February 23 2012
The Farm Bill’s “Growing” Problem
Nicole Kurokawa Neily
There was an interesting discussion over at The New York Times’ “Room for Debate” feature yesterday on reauthorization of the Farm Bill. Three scholars who I like very much – the Cato Institute’s Walter Olson, the Mercatus Center’s Tyler Cowan, and Public Notice’s Gretchen Hamel – weighed in for the good guys, arguing that we must scale back (in fact, Tyler calls for terminating!) the program as a first step on our nation’s road to fiscal responsibility.
Related to this discussion, I came across the infographic below, which was created by the Physicians Committee for Responsible Medicine in 2007 (during an earlier round of debate over Farm Bill reauthorization.) It provides an excellent visualization of where subsidies go – and how that affects the food we eat. Companies aren't stupid - in most cases, they're going to buy the cheapest products possible to produce a quality product. So when we oversubsidize meat, dairy, and grains, we get... a lot more meat, dairy, and grains!
Obviously, my libertarian fantasy of simply ending the Farm Bill is politically difficult… but fortunately, my friends Sallie James and Dan Griswold (also of the Cato Institute) have thought through how best to address this problem. In the briefing paper “Freeing the Farm: A Farm Bill for All Americans,” James and Griswold detail a process to gradually phase out subsidies and tariffs – eventually leading to an agricultural system with far less government intervention than our current model. The paper is well worth a read, as it addresses the political reality of an entrenched, vocal interest group.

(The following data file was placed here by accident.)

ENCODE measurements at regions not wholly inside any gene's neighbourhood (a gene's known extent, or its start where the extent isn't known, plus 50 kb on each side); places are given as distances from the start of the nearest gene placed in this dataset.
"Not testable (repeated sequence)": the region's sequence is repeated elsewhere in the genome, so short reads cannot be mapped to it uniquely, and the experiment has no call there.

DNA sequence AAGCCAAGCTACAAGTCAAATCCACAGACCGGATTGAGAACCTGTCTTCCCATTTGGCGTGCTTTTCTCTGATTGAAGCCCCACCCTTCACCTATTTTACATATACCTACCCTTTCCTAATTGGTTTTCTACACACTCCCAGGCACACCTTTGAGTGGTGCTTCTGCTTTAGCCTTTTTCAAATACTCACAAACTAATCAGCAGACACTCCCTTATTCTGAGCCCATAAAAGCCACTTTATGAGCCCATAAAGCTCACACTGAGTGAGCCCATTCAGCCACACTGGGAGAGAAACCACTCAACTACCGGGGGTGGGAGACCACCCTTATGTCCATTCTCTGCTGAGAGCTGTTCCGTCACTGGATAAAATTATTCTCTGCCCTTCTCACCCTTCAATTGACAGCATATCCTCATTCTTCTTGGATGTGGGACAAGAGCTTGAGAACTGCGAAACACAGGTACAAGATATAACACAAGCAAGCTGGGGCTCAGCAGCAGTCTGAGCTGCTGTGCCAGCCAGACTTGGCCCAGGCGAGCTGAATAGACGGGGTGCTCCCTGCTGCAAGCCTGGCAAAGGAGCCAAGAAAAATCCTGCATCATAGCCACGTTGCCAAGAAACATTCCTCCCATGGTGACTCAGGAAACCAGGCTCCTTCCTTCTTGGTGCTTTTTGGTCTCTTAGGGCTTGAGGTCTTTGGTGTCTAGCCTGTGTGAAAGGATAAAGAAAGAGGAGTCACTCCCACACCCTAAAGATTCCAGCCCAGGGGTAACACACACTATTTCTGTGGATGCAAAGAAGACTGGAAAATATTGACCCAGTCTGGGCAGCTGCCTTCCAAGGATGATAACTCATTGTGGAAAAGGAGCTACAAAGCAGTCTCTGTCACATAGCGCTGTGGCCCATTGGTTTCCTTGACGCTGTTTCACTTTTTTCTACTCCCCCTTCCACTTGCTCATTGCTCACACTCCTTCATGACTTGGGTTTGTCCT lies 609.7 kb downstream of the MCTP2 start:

Winding down federal programs is a challenge… but as James and Griswold show, it’s not impossible. As the nation continues to careen towards fiscal Armageddon, it’s certainly necessary to terminate programs altogether – not just to freeze spending or to slow the growth thereof. Of the programs that should be on the chopping block, the Farm Bill is certainly a fine place to start.